It used to be that if you had a white collar business in Boston, you put your offices downtown. But that's all changed. Now there are more options -- more things to consider. How many food trucks are there within a 100-foot radius? Is there a bike share dock nearby? Do you even want an office? What about a co-working space instead? Or an incubator? Better still, how about everybody telecommutes?!
Rockhill Management, a commercial real estate company that owns several buildings in Downtown Boston and throughout the US, watched as tenants left to move to trendy neighborhoods like The Leather District or Seaport. As a result of shifting makeup of office buildings Downtown, they decided a change in culture at their buildings would go a long way.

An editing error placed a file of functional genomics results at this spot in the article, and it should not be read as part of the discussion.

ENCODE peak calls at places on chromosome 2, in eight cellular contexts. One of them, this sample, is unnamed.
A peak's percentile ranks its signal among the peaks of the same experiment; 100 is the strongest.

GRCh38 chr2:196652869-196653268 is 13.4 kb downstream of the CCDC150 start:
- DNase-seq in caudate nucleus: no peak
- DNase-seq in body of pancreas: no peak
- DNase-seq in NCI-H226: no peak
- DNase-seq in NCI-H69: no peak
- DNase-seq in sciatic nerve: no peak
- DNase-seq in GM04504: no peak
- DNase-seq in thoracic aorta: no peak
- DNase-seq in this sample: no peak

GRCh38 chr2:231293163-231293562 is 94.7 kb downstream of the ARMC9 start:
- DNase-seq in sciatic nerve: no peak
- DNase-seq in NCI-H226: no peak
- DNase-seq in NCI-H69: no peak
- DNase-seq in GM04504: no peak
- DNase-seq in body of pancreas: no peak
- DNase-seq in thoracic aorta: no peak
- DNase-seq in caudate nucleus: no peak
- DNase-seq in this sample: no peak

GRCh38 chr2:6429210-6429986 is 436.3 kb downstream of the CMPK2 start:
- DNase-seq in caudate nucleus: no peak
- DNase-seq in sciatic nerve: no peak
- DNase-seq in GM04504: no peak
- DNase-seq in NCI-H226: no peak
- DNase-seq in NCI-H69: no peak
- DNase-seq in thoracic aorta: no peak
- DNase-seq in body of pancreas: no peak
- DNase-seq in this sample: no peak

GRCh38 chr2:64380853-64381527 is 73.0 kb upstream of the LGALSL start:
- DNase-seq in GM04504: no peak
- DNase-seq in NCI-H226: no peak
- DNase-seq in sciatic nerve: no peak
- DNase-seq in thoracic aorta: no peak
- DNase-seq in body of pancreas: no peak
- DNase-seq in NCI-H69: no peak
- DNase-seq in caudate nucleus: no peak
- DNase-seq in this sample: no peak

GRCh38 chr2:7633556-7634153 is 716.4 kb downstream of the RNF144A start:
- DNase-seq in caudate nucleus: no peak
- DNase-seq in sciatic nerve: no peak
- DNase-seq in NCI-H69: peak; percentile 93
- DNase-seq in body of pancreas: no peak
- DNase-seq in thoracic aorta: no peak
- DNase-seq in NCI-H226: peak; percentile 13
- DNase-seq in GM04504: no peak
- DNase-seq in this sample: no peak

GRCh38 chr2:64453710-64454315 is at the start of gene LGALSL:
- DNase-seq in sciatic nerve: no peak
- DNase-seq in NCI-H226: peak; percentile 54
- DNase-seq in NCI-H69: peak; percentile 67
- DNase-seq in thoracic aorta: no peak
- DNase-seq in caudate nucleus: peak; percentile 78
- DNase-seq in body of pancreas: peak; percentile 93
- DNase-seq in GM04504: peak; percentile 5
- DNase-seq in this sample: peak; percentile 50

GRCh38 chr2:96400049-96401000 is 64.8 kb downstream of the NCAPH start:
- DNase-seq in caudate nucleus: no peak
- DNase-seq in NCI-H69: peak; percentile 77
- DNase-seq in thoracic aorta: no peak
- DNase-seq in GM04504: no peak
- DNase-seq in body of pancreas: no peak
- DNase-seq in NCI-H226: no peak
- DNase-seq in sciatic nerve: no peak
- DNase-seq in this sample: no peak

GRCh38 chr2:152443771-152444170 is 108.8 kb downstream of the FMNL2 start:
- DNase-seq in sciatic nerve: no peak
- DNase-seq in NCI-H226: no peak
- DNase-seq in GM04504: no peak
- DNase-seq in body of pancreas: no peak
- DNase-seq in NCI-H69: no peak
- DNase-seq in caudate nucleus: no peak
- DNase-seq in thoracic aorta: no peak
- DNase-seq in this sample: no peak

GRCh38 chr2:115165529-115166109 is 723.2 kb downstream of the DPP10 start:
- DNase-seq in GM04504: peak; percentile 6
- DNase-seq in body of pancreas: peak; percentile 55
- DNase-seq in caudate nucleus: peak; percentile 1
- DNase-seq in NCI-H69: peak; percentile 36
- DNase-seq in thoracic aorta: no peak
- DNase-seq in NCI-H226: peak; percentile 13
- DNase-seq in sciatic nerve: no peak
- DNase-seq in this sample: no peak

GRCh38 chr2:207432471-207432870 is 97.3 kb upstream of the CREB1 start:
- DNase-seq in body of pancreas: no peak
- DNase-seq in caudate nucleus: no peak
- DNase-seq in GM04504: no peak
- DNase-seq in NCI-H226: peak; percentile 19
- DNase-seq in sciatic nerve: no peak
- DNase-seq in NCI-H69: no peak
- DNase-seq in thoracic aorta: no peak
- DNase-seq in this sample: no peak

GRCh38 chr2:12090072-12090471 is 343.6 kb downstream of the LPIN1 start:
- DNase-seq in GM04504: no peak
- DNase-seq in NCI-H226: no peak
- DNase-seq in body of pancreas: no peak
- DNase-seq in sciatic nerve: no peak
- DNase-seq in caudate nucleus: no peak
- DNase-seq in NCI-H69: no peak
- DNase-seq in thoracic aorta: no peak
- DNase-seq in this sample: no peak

"The market has really changed downtown," said Jennifer Twombly, a senior property manager at Rockhill. "It went from a very traditional base to trying to attract companies from the Seaport and Cambridge that are getting priced out of those areas.”
"We started saying we need to attract different types of businesses here."